The cool shade of a large oak tree can make outdoor living in summer bearable. Lucky are those who are gifted with large oak trees in their yard. They can add value to the property in real estate terms, as well in the casual living we enjoy in the foothills. Quite often one of the first impressions we have of the foothills is the park like atmosphere of rolling green hills dotted with the majestic beauty of the Blue Oak (Quercus douglasii), or California White Oak (Quercus lobata).
Most people love their oaks so much they want to create beautiful gardens underneath, so as to enhance their beauty. This is why plants like azaleas, camellias, rhododendrons, etc., are often planted underneath the cool shaded canopy of the native oak. While the idea is attractive enough, the reality is all together different. These well meaning gardeners may be actually destroying the tree, which provided the shade for the planting in the first place.
Native Oak trees have grown up with virtually no water in the summer and early fall. Our Mediterranean climate is wet in winter, and dry in summer. This is quite unlike the rest of the United States where summer rains are frequent. When we begin to water the shrubs the oak will be watered too and we may end up causing fungal root diseases that could eventually kill the tree. To prevent this possibility it is important that any planting that goes on under the canopy of the tree be located away from the trunk and be the type of plants that require little or no summer watering. It is especially critical that no sprinkler be located so that water splashes on the trunk of the tree. Drip systems are the best choice for watering under oaks. This will avoid getting water anywhere but where the planted shrub will be. Lawns are really a no-no under oaks, as a sprinkler system must be used frequently to keep the lawn healthy.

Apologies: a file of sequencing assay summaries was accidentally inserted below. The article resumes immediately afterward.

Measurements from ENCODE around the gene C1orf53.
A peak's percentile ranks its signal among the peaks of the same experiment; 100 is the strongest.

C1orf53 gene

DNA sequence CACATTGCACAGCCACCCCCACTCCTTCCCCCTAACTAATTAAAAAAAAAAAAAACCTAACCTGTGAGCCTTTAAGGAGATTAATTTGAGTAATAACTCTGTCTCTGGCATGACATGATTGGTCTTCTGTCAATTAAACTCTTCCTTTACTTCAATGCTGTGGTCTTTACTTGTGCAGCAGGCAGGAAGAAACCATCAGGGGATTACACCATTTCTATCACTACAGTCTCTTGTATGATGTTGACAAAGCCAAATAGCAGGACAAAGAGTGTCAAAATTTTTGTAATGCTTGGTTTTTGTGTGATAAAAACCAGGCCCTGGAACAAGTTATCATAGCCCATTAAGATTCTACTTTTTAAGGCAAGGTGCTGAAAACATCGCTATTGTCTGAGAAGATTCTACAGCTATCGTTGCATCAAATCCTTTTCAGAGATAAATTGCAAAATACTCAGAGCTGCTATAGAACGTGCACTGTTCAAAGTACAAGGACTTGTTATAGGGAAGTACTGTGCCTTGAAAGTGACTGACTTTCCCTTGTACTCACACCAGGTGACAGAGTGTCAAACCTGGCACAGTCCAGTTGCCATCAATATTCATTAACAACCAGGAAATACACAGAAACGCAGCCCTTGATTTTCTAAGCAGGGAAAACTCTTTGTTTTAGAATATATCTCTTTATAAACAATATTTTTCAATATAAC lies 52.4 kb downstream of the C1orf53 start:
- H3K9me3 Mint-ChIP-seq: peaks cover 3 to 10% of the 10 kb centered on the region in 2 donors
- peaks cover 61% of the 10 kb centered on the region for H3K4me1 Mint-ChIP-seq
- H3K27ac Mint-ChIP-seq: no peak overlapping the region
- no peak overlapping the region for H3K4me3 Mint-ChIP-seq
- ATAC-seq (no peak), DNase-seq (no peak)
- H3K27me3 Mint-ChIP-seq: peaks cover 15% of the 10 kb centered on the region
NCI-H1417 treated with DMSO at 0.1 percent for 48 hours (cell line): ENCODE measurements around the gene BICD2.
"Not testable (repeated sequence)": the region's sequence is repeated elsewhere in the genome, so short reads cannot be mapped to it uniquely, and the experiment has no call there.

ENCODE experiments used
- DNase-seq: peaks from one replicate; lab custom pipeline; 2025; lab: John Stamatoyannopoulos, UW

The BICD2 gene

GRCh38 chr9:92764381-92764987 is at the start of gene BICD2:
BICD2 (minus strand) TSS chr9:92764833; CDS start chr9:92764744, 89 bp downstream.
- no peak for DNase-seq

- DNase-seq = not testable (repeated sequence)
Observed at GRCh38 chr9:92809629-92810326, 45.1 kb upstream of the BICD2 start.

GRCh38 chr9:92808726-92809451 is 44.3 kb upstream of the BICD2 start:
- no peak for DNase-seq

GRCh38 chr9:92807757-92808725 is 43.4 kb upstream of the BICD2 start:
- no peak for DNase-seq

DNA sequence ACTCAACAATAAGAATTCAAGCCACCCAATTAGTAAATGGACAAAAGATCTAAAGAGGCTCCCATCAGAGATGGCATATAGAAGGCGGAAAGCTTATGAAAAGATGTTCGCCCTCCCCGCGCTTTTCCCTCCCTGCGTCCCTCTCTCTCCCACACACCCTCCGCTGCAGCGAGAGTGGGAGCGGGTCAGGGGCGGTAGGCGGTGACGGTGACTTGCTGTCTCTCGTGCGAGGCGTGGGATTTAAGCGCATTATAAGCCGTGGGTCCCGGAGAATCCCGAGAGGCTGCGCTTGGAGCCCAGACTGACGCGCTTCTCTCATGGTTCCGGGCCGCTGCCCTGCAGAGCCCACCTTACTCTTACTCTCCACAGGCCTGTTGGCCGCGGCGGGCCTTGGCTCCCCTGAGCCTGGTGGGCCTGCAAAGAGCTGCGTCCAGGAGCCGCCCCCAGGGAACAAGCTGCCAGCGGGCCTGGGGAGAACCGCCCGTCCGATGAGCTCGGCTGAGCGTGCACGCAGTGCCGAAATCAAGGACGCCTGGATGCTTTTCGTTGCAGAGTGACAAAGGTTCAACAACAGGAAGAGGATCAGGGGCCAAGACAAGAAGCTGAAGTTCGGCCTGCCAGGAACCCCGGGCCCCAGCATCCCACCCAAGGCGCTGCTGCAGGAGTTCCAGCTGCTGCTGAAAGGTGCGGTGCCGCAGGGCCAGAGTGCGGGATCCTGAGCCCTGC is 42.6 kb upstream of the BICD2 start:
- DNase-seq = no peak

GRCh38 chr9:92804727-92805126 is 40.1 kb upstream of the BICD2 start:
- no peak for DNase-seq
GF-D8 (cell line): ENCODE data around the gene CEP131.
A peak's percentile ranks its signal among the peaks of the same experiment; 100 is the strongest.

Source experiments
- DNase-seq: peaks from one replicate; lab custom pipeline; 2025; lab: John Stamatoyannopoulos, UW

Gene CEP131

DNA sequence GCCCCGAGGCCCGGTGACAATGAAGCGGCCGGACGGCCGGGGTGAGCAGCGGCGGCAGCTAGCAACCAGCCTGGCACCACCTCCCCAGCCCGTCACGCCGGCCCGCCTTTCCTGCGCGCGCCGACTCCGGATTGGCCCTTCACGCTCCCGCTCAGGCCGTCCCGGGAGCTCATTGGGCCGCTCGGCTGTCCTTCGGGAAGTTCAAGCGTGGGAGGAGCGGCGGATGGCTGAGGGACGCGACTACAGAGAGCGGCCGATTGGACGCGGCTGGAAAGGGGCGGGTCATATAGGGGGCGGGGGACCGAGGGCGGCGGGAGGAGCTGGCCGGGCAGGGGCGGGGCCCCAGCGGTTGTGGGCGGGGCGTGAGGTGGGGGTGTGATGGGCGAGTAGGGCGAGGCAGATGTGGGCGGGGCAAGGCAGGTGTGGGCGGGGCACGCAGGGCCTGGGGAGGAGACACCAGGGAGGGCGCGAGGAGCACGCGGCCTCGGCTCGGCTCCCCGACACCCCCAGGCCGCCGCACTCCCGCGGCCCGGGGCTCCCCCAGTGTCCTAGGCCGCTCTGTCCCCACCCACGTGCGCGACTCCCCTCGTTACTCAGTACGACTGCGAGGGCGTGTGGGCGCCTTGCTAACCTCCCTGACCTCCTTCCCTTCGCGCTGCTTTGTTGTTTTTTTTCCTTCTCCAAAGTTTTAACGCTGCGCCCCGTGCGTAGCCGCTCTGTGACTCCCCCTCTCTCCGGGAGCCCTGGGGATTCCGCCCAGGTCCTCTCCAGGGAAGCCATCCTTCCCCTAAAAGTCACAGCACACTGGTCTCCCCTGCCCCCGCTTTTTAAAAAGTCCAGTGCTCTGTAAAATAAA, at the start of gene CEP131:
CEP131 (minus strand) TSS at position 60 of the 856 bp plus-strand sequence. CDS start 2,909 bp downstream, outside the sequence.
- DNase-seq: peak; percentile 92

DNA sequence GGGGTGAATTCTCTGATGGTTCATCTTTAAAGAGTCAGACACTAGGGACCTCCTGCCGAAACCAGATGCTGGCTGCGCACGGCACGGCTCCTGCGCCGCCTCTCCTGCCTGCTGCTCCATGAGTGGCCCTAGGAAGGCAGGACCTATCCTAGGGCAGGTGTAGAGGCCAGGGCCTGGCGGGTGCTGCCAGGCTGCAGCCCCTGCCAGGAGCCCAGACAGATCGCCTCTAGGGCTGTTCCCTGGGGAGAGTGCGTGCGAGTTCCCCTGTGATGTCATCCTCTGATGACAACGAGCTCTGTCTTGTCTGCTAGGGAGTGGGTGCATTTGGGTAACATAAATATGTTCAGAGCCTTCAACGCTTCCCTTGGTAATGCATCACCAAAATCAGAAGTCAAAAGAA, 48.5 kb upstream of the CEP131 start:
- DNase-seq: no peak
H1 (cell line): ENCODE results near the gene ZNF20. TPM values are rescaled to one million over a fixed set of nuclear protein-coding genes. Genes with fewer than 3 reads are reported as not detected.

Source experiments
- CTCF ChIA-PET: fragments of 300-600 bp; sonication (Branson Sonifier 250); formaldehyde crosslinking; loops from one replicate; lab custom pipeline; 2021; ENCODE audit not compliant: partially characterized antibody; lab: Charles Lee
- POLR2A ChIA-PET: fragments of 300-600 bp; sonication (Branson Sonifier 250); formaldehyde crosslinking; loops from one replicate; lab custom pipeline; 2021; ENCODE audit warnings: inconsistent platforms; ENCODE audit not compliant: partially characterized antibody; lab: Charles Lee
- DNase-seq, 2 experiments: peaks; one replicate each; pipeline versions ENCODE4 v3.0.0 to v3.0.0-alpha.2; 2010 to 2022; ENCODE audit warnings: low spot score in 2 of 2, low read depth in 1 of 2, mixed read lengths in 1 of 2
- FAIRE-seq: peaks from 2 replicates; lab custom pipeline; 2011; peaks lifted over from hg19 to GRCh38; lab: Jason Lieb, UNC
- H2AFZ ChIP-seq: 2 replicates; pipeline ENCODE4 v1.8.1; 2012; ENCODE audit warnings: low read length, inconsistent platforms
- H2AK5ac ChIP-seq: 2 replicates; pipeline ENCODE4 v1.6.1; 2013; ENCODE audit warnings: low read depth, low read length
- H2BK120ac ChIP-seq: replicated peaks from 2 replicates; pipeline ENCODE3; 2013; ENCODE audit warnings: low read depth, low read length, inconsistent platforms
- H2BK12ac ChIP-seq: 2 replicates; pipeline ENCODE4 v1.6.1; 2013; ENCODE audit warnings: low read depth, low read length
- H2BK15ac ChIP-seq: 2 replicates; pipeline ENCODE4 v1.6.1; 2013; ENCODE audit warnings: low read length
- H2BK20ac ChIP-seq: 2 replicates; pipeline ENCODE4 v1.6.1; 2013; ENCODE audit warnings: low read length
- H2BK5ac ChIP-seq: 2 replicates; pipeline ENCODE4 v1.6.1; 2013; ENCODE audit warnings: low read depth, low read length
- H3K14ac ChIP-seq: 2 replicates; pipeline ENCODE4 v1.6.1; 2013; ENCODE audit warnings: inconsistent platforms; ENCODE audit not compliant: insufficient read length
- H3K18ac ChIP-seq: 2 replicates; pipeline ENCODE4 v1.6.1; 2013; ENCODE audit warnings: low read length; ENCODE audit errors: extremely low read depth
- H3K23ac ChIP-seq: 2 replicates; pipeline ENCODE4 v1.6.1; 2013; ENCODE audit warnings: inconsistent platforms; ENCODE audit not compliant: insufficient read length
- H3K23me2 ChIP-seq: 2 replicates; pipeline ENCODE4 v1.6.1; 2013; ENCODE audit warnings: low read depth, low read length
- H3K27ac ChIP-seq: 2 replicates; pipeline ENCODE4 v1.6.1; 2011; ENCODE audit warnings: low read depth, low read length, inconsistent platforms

When choosing plants for under oaks you must first determine if it is shaded, or will receive lots of afternoon sun. We will also choose drought resistant plants, and water only enough to keep the plant healthy. In sunny to lightly shaded situations some plants to consider are, Manzanita (Arctostaphylos), Toyon (Heteromeles), Strawberry Tree (Arbutus unedo). In shaded to lightly shaded areas try Winter Daphne (Daphne odora), Sweet Box (Sarcococca) or Nandina (Nandina domestica). Trailing Manzanita (Arctostaphylos uva-ursi), Arron’s Beard (Hypericum calycinum), and some Rockrose (Cistus) make good groundcovers in sunny or lightly shaded areas. Wildflowers planted under oaks are also an interesting solution. The wildflowers will sprout in the late winter, and bloom through the spring. With no irrigation they will turn brown and die at the beginning of summer. This is the time to mow the brown stems and flowers down. The seed of the wildflowers will have spread throughout the area laying dormant until the rain return next winter. No extra water necessary for this solution. Plant the wildflowers in the fall just before the rains begin.
Your yard is greatly enhanced by the presence of beautiful oak trees. Your home’s value is increased by the presence of these majestic beauties. To protect them be sure to check with your favorite horticultural professional on the best solutions to enhance the beauty of your yard, while protecting the oak trees, which provide so much of the flavor of our casual foothill living.